Greenan Castle is a ruined 17th century castle standing in a precarious position above a vertical sea cliff.
This site has been a defensive one for thousands of years, with a 0.4 hectare promontory fort pre-dating the castle.
As early as the 12th century, and possibly earlier, a motte and bailey castle was built within the inner defences of the fort. The motte rises at the head of the promontory from within an area around 28m east to west by around 16m north to south, bounded to the south by a ditch measuring around 23m wide by around 2m deep.
Beyond this ditch to the south was a bailey which would have been surrounded by a wooden palisade enclosing an area of around 70m by around 26m, protected to the south by an outer ditch measuring around 13.7m wide by around 3m deep.
This early castle was held by Roger de Scalebroc (or Skelbrooke) in the 1190s, and may have been built by him following the suppression of a revolt in Galloway in 1186. Scalebroc was an Anglo-Norman knight who had travelled north to Scotland in the last quarter of the 12th century, and he was a vassal of Donnchadh, Earl of Carrick.
Scalebroc granted some of his land to the monks of Melrose Abbey, and later they also took possession of the castle. Later, during the 15th century, Greenan Castle passed from the Church to John of Islay, Earl of Ross and Lord of the Isles. In 1476 he made a charter of the lands of Grenane to John Davidsoun or Davidson, described as his “esquire and pupil”. However some histories state that the lands of Greenan were forfeited by the Lord of the Isles in the same year for treason against James III.
One source suggests that James IV granted the lands of Greenan to William Douglas of Glenbervie, the second son of Archibald, the 5th Earl of Angus, in 1493. However in 1510 it was owned by a Thomas Davidson, so it seems entirely possible that the Davidsons retained the castle throughout the 15th century.
It was probably in the 15th century that the castle in its current form was built, and therefore that it was built by the Davidsons. Consisting of a rectangular keep built on the motte of the old castle, it measures around 10.7m north-east to south-west by around 8.5m north-west to south-east.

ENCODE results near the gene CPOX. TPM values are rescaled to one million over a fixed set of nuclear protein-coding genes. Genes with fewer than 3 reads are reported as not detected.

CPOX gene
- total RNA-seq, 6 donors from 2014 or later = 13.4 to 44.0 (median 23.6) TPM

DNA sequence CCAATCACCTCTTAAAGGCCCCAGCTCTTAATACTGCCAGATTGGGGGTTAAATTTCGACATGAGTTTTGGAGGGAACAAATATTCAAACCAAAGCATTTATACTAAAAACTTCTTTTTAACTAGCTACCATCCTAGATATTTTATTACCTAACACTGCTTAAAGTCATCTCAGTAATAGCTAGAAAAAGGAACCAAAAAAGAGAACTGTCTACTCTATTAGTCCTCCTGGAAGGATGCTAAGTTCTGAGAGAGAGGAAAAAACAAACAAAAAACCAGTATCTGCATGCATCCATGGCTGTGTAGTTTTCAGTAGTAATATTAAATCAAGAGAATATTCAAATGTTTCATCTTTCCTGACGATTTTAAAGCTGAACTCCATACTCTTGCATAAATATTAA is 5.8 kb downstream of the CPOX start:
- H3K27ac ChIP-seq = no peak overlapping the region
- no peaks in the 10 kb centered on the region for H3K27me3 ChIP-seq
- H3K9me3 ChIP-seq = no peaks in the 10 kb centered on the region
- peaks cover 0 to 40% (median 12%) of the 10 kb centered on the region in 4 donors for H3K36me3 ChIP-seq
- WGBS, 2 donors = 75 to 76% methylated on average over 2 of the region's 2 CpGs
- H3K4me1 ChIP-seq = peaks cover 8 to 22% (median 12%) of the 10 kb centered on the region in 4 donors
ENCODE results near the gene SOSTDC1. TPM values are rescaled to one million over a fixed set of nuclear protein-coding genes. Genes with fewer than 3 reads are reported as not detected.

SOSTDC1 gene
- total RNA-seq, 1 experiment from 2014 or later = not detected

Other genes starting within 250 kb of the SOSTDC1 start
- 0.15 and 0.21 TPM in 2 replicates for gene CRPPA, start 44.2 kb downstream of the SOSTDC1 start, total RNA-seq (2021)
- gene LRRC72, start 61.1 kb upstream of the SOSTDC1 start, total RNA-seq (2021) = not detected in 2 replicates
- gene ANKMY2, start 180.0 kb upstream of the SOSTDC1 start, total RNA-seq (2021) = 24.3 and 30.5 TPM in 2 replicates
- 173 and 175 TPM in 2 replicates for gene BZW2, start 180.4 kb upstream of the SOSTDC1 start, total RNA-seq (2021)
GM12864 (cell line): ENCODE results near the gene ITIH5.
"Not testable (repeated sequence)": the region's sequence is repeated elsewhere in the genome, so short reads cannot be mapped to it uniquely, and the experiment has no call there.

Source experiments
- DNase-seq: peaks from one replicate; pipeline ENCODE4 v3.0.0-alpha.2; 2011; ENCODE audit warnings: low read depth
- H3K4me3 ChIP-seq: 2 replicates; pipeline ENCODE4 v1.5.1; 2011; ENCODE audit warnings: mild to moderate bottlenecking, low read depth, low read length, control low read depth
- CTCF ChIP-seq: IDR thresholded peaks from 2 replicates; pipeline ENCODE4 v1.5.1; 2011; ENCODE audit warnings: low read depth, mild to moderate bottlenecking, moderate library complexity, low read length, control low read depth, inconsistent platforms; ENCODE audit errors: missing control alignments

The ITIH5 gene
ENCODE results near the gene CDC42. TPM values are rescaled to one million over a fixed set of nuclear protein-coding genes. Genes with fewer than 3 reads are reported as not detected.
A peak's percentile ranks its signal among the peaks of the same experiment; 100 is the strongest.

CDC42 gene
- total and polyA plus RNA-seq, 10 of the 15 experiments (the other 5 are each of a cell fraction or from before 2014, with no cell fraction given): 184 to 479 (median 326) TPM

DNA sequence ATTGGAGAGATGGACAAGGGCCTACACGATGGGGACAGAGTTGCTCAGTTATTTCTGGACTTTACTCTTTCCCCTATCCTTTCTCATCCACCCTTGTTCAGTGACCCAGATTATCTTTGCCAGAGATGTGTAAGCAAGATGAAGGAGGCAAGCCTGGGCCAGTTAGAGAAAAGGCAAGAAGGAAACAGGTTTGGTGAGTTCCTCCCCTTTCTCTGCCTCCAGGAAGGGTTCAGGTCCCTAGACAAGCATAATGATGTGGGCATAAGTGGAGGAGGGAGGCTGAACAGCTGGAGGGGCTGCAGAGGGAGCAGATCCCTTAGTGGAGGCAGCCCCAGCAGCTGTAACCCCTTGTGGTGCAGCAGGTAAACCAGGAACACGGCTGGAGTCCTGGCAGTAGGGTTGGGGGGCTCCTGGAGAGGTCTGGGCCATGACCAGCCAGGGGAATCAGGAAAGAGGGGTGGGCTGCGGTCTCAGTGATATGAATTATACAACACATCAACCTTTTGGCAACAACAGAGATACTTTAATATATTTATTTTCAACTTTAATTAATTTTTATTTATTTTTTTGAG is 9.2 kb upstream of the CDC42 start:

Rising to a height of three three storeys and a garret, the basement is vaulted and was accessed via a turnpike staircase within the thickness of the wall at the north corner which also continued up to the upper floors.
The original entrance was on the first floor in the south-east wall, and would have been accessed by an external timber stair. To the right of the door is a carved niche that would have originally contained a heraldic panel.
On the first floor was the Great Hall, measuring around 7.6m by 6.1m, with windows on all four walls and a large fireplace in the south-west wall. The second floor also consisted of one large room, while the third floor was partly contained within the roof space and was lit by dormer windows.
The north-east section of the upper storeys is missing, but the south-west section still has the remains of round turrets at each corner. It has been suggested that there were originally only three corner turrets while the north corner had a caphouse over the stairs. This may be speculation however, as a sketch by Francis Grose from 1789 shows the castle standing to its full height with both gable ends intact, but roofless, and seemingly a round turret at the north corner.
In 1576 Thomas Davidson sold the barony of Greenan to Paul Reid, a burgess of Ayr, who in turn sold it to John Kennedy of Baltersan in 1588. Kennedy evidently set about remodelling and extending the castle in the late 16th century.
A new second entrance was created at ground level on the north side of the tower, close to the edge of the cliff, leading directly into the basement. Above it a carved lintel was inserted, carrying the text “JK 1603 FMD” for John Kennedy and his third wife Florence MacDowell, with 1603 possibly being the date of completion.
Kennedy added a three storey wing extending to the south-east of the keep. A barmkin wall extended from the south corner of the new wing before turning north-east and then north-west to join the keep. Within the courtyard would have been ancillary buildings such as stables and kitchens. In the middle of the south-west wall of the barmkin was a gatehouse, and immediately in front of that was a ditch crossed by a wooden bridge.
In 1602 Sir Thomas Kennedy of Culzean, younger son of Gilbert, the 3rd Earl of Cassillis, was murdered after leaving Greenan Castle on his way to Edinburgh. This was part of a long running feud between various factions of the Kennedy families, and was revenge for the death of Gilbert Kennedy of Bargany at the Battle of Brockloch in 1601.
Sir Alexander Kennedy obtained the barony of Greenan, along with the estate of Culzean, from his brother James in 1622. The castle and barony was transferred between various members of the Kennedy family, including David Kennedy of Newark who in 1766 passed it on to his brother Thomas, Earl of Cassillis, in whose family it has since remained.
Today the castle stands as a substantial but precarious ruin, perched on the cliff top. The roof has long gone, and the upper two storeys of the north-east corner have fallen, with only the south-west gable end standing to its original height. Traces of the barmkin wall and ditch can still be seen on the landward side.
Legend has it that a tunnel connected Greenan Castle to Dunure Castle, however since that is a distance of almost 7 kilometres this seems unlikely.
Alternative names for Greenan Castle
Greenand; Grenan; Grenand; Grenane; Grinen; Grÿnen